Silk Road, Tor, and Bitcoin: the 21st Century Drug Dealer
August 8th, 2012
A few years ago, I would have scoffed at the idea of an online drug marketplace. It just wouldn’t work. Everything we do on the internet is traceable to who and where we are. Surely, illicit action online (especially regarding drugs, the US government’s greatest pet-peeve) would quickly be discovered and squashed. But no longer. February 2011 saw the birth of Silk Road, an online drug marketplace operating beneath the noses of frustrated, powerless officials– and business is booming.
The equivalent of 22 million US dollars passed through Silk Road in the last year. How? How can millions of dollars change hands online without leaving a trace? How can such a volume of illicit substances be exchanged throughout the country without notice? Why can’t I find Silk Road online? The answers to these questions reveal the secrets to Silk Road’s success, and why it will continue to work… for now.
Silk Road exists on the Tor (short for The Onion Router) network. Tor users employ downloaded software to encrypt their traffic and funnel it through a web of volunteer servers around the world, each layer of which further encrypts or decrypts the message (hence: onion). Through Tor, users’ locations and identities are kept secret; it is, if not impossible, extremely hard to track traffic through all of Tor’s randomization and encryption to find the person on the other side. Sites on the Tor network are designated .onion, their URLs are scrambled numbers and letters, and they are not findable through search. On the Tor network, you have to know where you are going. The Tor network is referred to (in hushed tones) as the “deep web.”
Through Tor, users and sellers at the Silk Road marketplace remain anonymous. But what about money? Instead of a standard currency, Silk Road deals in Bitcoin, a currency born in 2009 that exists only online. Bitcoin is decentralized, requiring users to employ (more) open source software to store and exchange currency. Bitcoin relies on digital signatures and cryptographic proof to ensure security, making it even harder to counterfeit than most commonly accepted currencies. On the deep web, Bitcoin can change ‘hands’ anonymously between anonymous users, allowing inclined individuals to purchase and sell drugs with little concern for being caught for the online drug marketplace.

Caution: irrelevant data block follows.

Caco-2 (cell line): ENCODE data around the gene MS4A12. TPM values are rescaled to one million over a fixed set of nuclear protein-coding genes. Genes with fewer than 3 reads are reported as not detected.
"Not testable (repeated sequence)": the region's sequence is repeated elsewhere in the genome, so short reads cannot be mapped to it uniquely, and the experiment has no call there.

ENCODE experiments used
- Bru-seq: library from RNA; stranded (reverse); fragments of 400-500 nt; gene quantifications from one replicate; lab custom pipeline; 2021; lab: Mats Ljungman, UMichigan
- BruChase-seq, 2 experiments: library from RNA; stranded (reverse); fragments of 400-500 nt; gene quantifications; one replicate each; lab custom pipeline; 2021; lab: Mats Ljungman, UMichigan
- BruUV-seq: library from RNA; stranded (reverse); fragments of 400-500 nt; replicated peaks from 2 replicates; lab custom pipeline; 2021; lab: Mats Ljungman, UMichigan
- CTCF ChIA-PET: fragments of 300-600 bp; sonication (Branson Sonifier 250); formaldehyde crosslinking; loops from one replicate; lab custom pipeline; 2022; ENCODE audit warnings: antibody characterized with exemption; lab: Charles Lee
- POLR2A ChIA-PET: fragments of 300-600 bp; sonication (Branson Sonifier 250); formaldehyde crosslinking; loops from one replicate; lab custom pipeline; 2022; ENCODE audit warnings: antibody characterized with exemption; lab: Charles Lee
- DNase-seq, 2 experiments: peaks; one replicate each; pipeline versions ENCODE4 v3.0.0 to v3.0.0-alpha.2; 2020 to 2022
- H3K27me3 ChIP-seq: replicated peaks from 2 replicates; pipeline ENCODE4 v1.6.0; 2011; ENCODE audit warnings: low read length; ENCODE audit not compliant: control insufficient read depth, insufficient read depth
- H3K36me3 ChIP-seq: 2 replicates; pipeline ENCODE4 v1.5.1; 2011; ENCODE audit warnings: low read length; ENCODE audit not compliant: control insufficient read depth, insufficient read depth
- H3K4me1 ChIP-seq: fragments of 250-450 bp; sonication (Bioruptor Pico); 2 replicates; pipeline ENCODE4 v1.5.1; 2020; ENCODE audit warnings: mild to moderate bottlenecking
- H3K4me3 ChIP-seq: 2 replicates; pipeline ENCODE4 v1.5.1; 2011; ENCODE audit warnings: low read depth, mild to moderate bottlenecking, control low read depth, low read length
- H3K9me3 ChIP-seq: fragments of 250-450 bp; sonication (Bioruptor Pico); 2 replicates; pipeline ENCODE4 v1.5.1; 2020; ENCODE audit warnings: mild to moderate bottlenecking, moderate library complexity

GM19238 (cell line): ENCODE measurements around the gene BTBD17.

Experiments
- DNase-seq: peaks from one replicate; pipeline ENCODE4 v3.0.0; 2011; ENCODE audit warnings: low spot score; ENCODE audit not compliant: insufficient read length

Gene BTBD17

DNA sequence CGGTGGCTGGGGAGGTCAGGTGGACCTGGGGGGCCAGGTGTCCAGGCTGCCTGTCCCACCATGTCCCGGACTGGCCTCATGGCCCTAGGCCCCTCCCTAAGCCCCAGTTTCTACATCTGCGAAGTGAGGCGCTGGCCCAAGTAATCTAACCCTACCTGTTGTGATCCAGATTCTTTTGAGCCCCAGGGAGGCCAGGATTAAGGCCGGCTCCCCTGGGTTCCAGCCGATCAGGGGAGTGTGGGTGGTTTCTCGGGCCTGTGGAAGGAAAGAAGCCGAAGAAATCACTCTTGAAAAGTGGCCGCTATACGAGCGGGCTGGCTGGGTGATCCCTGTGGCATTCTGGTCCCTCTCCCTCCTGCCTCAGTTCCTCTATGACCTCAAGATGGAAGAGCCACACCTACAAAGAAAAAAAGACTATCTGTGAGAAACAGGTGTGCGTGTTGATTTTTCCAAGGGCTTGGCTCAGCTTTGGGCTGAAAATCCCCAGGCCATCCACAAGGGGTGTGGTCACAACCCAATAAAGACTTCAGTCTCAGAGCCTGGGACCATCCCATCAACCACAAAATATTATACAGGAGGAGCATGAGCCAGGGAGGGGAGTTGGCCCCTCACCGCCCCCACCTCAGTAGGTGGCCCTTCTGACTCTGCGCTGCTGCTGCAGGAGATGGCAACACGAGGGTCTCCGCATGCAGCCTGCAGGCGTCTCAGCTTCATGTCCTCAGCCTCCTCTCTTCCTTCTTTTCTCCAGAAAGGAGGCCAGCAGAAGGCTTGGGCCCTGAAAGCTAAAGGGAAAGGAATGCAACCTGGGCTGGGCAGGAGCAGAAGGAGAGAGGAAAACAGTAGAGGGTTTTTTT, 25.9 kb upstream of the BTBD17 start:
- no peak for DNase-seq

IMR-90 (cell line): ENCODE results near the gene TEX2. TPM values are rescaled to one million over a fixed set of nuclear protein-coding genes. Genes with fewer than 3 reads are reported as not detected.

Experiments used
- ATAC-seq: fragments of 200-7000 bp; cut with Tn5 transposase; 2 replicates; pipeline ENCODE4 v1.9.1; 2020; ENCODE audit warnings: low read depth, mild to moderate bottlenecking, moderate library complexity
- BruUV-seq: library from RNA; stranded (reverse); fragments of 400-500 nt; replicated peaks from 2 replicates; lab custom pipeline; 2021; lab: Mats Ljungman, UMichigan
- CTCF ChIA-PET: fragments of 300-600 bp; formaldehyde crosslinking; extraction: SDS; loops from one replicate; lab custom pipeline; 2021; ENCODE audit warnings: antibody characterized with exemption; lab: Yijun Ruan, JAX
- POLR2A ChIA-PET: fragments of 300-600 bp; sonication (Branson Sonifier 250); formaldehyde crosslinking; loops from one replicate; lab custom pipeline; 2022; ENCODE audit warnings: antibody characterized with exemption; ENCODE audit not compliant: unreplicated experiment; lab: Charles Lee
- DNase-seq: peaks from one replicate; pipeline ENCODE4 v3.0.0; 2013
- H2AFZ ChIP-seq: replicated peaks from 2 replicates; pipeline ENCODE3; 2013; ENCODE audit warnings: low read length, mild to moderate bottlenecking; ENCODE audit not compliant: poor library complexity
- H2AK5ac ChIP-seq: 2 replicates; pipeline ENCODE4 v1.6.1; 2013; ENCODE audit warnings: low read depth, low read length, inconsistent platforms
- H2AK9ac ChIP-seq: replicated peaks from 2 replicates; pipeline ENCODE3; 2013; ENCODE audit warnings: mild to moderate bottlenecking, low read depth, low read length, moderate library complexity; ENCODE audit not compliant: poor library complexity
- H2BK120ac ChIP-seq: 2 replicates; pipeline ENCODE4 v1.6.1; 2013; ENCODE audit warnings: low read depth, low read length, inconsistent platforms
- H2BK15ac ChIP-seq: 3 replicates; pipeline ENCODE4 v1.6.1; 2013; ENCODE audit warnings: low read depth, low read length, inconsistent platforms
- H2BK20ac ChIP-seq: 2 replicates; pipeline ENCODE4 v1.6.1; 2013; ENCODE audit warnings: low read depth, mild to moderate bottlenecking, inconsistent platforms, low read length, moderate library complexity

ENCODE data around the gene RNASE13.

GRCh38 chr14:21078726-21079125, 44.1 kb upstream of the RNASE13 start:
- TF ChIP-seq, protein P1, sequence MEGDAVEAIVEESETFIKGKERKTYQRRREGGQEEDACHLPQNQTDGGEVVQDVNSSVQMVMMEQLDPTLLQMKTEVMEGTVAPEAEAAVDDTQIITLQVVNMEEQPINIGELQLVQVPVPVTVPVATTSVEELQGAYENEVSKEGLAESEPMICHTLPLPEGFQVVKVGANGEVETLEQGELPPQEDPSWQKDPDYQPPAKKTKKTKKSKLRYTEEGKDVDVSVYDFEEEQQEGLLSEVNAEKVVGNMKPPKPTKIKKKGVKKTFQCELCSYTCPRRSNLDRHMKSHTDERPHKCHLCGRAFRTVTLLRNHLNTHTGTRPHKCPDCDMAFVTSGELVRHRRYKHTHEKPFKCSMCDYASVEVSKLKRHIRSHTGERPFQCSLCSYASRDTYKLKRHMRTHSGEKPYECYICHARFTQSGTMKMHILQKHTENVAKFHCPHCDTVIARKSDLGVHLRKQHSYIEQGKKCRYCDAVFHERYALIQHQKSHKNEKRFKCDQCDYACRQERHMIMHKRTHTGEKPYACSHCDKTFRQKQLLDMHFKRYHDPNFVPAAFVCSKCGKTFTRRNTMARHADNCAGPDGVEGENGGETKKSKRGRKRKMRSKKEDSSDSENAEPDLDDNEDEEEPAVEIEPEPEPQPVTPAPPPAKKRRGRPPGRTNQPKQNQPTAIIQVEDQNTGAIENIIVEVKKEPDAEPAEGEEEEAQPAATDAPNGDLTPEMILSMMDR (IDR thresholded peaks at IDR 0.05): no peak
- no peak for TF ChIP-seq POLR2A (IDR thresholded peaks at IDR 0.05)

That explains the exchange of money; what of the drugs? One might assume that shipping illegal drugs via standard mail would not be a safe option… but it turns out this is precisely how 22 million dollars worth of drugs were exchanged last year. Sellers can sufficiently anonymize themselves by driving a bit out of town (always to different locations) to ship their packages, and buyers simply receive their desired substance a few days later in the mail. Through Tor’s encryption, only the seller knows the buyer’s address, and if the transaction is completed successfully, only the seller has access to the buyer’s Bitcoin. Packages are rarely searched, so the vast majority of Silk Road’s products are diligently delivered by the world’s postal workers– making them the most efficient, inculpable drug ring in the world.
The outlook from a treatment perspective is a curious one. Will Silk Road increase the numbers of abusers and addicts? It seems unlikely. Using Tor and Silk Road is marginally more involved than purchasing from the dealer down the street, and, while the site appears anonymous, it is unclear how long anonymity will be maintained. Users of Silk Road would likely find their drugs elsewhere if the site didn’t exist. Silk Road does offer cheaper prices than most street dealers, attracting thrifty buyers. But it also offers more variety, which may encourage experimentation– arguably safer than single-drug abuse and addiction. We shouldn’t expect more heroin addicts because there’s now an anonymous source online for the web-savvy junkie. We should expect reductions in the gateway effect created by a limited supplier. When the street dealer’s out of Adderall, he offers you meth. When Silk Road is out of Adderall (unlikely), maybe you’ll try Modafinil; a much safer, less addictive substance. Let’s hope that Silk Road encourages, if anything, lateral gateway drug transfer.
The site currently seems to be running well, but it could collapse at any moment. A year ago, when the marketplace was yet in its infancy, Senators Charles Schumer of New York and Joe Manchin of West Virginia asked the Justice Department and Drug Enforcement Administration to shut Silk Road down. It didn’t happen. In fact, Silk Road traffic took a monumental leap thanks to the senators’ publicity. But while it’s hard to tell how close enforcers are to closing Silk Road’s gates, we can be sure they’re trying. The site could close tomorrow, or it could go on for a few more years, but few see it lasting much longer. Until then, there appears to be a new dealer in town; a high tech, anonymous dealer who will deliver your goods to your doorstep is the online drug marketplace.